April 29, 2014

Mouth shut, ears open

Cartoons illustrate God speaking with a booming voice from heaven, but that is not how it works. In the Old Testament, the words “God said” or “God spoke” often appear, but as the story of Elijah reveals, it was not with noise but a low whisper.

In that story, Elijah had fled from his enemies and hid in a cave. The Lord asked him why he was there, and after his short explanation, God told him to “Go out and stand on the mount before the Lord.”

The Lord passed by, and a great and strong wind tore the mountains and broke in pieces the rocks before the Lord, but the Lord was not in the wind. And after the wind an earthquake, but the Lord was not in the earthquake. And after the earthquake a fire, but the Lord was not in the fire. And after the fire the sound of a low whisper. And when Elijah heard it, he wrapped his face in his cloak and went out and stood at the entrance of the cave. And behold, there came a voice to him and said, “What are you doing here, Elijah?” (1 Kings 19:9–13)

Christians today also hear the Spirit of God speak, but seldom if ever audibly. Because He lives within His people, and we recognize His voice, He does not need to shout or even whisper. Jesus affirmed this with, “I am the good shepherd. I know my own and my own know me . . .  My sheep hear my voice, and I know them, and they follow me.’ (John 10:14, 27)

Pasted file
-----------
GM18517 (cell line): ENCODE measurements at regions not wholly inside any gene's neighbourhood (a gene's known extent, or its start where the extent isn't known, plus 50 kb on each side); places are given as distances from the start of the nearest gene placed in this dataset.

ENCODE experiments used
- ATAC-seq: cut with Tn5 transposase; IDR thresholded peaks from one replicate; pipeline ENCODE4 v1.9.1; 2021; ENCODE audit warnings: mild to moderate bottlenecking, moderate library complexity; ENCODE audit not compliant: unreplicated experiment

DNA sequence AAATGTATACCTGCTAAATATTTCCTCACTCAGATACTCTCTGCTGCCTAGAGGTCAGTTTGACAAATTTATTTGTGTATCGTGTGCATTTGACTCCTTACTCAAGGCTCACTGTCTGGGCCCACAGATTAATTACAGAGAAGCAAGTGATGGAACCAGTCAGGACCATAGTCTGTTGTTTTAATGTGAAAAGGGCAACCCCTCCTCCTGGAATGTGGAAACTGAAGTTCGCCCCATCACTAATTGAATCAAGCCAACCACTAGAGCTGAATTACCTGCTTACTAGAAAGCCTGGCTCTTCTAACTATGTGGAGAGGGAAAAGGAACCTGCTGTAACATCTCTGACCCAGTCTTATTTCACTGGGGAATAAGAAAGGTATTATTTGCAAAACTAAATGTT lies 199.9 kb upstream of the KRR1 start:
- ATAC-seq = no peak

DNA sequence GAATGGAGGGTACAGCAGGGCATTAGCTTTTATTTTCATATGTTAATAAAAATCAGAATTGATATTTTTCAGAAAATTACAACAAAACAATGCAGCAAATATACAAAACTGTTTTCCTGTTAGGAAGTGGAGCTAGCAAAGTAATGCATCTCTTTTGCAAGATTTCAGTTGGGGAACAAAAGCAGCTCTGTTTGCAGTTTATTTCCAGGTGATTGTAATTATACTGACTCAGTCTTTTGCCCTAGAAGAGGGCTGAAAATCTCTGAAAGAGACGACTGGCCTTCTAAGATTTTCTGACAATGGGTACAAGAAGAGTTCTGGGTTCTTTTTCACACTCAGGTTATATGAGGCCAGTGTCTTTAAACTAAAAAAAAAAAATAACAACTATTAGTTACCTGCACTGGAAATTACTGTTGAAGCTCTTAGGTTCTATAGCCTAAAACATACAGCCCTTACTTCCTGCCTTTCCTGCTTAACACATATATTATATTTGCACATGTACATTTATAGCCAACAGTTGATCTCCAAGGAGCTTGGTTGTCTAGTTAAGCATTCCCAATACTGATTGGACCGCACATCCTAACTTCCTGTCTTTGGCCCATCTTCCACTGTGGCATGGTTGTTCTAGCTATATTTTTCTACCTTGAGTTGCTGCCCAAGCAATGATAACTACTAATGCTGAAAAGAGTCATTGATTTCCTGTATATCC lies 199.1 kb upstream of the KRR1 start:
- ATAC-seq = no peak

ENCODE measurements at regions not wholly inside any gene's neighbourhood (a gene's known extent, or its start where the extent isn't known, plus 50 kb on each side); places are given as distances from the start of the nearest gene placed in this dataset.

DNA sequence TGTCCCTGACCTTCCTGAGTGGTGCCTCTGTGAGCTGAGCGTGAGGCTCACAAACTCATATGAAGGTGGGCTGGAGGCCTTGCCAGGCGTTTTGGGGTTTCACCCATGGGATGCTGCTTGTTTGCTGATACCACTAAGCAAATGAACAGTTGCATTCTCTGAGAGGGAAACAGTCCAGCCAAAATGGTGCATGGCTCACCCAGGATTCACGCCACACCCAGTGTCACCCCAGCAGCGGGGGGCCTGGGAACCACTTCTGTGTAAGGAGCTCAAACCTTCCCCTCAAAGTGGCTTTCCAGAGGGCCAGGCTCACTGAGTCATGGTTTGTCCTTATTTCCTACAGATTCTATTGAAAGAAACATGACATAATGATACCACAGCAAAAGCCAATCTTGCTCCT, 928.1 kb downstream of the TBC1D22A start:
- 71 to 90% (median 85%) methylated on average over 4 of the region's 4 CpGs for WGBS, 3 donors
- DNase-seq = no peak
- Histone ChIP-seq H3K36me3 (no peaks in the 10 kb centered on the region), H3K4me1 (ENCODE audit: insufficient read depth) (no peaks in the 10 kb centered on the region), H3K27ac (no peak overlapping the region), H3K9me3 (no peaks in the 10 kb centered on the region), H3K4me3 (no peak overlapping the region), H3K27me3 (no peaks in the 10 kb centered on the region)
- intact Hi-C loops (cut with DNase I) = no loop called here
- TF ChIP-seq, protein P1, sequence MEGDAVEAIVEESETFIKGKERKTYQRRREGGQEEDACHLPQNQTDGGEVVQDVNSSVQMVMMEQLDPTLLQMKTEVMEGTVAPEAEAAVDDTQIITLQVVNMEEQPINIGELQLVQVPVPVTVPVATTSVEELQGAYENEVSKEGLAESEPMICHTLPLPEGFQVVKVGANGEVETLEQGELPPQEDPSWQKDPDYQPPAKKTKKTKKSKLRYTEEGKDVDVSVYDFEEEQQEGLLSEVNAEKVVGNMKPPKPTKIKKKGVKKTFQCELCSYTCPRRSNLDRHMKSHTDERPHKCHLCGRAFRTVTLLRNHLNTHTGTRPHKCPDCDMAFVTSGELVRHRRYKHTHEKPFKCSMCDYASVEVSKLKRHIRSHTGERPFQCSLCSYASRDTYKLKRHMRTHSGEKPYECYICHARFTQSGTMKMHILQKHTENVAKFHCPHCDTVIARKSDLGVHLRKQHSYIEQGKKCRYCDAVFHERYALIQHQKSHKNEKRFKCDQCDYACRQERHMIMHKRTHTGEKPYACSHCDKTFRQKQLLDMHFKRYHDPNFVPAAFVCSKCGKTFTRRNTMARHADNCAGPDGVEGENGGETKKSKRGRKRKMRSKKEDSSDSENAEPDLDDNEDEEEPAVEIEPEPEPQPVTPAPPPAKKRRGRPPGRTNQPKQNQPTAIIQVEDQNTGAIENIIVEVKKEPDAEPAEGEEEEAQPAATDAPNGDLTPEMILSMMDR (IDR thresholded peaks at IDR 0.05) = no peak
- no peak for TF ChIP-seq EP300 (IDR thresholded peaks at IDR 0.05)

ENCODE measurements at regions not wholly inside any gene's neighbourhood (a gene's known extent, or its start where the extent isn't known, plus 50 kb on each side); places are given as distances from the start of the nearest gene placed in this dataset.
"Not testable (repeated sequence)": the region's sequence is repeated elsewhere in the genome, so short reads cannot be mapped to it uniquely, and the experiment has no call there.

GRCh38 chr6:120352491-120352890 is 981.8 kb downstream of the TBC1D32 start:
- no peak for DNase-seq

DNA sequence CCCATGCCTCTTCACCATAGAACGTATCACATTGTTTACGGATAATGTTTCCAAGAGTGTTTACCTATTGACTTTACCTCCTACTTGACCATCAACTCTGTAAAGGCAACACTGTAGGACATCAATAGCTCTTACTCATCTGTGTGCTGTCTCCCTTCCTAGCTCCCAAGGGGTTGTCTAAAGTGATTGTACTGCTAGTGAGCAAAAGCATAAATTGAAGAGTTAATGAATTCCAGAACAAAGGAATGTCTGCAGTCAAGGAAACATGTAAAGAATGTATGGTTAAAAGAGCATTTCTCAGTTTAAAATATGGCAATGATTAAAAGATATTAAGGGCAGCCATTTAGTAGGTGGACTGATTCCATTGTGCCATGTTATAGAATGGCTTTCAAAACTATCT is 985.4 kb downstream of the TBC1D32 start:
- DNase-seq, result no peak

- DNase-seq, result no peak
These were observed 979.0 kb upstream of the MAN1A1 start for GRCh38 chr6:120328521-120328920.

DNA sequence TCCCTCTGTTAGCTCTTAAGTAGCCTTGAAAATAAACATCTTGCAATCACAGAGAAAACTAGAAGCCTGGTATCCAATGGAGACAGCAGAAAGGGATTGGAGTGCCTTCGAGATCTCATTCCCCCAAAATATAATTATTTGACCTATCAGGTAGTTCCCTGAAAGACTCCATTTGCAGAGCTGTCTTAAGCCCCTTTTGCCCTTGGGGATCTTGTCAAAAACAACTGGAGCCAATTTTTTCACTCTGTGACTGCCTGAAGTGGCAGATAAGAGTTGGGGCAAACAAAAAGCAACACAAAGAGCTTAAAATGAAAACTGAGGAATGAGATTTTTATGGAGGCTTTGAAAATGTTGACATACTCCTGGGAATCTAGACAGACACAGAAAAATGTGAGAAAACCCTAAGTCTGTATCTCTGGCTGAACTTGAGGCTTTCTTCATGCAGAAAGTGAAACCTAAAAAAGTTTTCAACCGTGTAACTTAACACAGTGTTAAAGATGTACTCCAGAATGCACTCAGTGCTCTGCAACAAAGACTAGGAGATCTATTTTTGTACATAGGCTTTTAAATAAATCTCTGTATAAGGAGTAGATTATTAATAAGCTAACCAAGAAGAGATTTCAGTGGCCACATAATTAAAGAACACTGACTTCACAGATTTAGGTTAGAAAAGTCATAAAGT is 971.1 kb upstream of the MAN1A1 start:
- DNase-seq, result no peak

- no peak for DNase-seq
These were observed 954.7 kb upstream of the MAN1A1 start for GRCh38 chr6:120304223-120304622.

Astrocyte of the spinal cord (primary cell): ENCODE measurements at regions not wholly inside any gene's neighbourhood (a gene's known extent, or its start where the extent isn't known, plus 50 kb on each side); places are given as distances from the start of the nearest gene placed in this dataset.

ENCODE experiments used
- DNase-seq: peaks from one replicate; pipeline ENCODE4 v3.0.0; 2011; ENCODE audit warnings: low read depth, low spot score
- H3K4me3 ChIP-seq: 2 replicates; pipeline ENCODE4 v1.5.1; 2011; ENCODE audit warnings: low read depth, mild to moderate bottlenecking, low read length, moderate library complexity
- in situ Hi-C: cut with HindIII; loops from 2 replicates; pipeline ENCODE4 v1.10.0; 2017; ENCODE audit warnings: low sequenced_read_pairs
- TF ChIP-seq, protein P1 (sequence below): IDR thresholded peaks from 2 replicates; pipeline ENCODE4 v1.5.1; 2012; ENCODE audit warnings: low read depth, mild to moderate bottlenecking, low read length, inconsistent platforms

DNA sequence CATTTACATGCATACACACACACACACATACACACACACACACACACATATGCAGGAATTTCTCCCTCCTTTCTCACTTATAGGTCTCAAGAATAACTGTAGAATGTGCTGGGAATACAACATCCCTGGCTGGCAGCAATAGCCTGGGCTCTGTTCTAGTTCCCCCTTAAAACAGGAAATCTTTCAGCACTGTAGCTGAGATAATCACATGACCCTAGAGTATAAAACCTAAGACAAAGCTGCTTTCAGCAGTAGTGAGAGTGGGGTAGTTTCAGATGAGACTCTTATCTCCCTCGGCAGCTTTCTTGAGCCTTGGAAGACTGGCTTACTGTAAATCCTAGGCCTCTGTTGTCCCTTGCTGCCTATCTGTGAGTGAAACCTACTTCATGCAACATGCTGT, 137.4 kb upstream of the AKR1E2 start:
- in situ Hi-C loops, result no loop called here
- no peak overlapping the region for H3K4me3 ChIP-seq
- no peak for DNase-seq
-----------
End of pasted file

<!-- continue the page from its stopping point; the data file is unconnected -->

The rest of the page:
Our relationship with Him is intimate. As our Shepherd, we “hear his voice, and he calls his own sheep by name and leads them out. When he has brought out all his own, he goes before them, and the sheep follow him, for they know his voice. A stranger they will not follow, but they will flee from him, for they do not know the voice of strangers.” (John 10:3–5)

Sometimes when I go to prayer, I have so much on my heart that I do all the talking. The Lord is patient and listens, but I know that He wants me to listen as well . . .

Let me hear what God the Lord will speak, for he will speak peace to his people, to his saints; but let them not turn back to folly. (Psalm 85:8)

He does speak peace, peace that erases the anxiety of those prayer burdens. If I rattle on and on, I’ll miss that important blessing of being able to communicate with Him and listen. However, He may also speak a warning like the one in the above verse. I need those warnings too, for I so easily turn back to old bad habits. He is with me and desires to help me avoid that folly, but I need to be a better listener.

See that you do not refuse him who is speaking. For if they did not escape when they refused him who warned them on earth, much less will we escape if we reject him who warns from heaven. (Hebrews 12:25)

This verse also points out that listening is only half of it. The other half is not doing my share of the talking, but taking action on whatever He warns me about or says to me as instruction, a command, or even as encouragement. He meets my need to hear Him through His Word, but also in that low whisper to my heart — as long as when I am praying, I keep both ears open.

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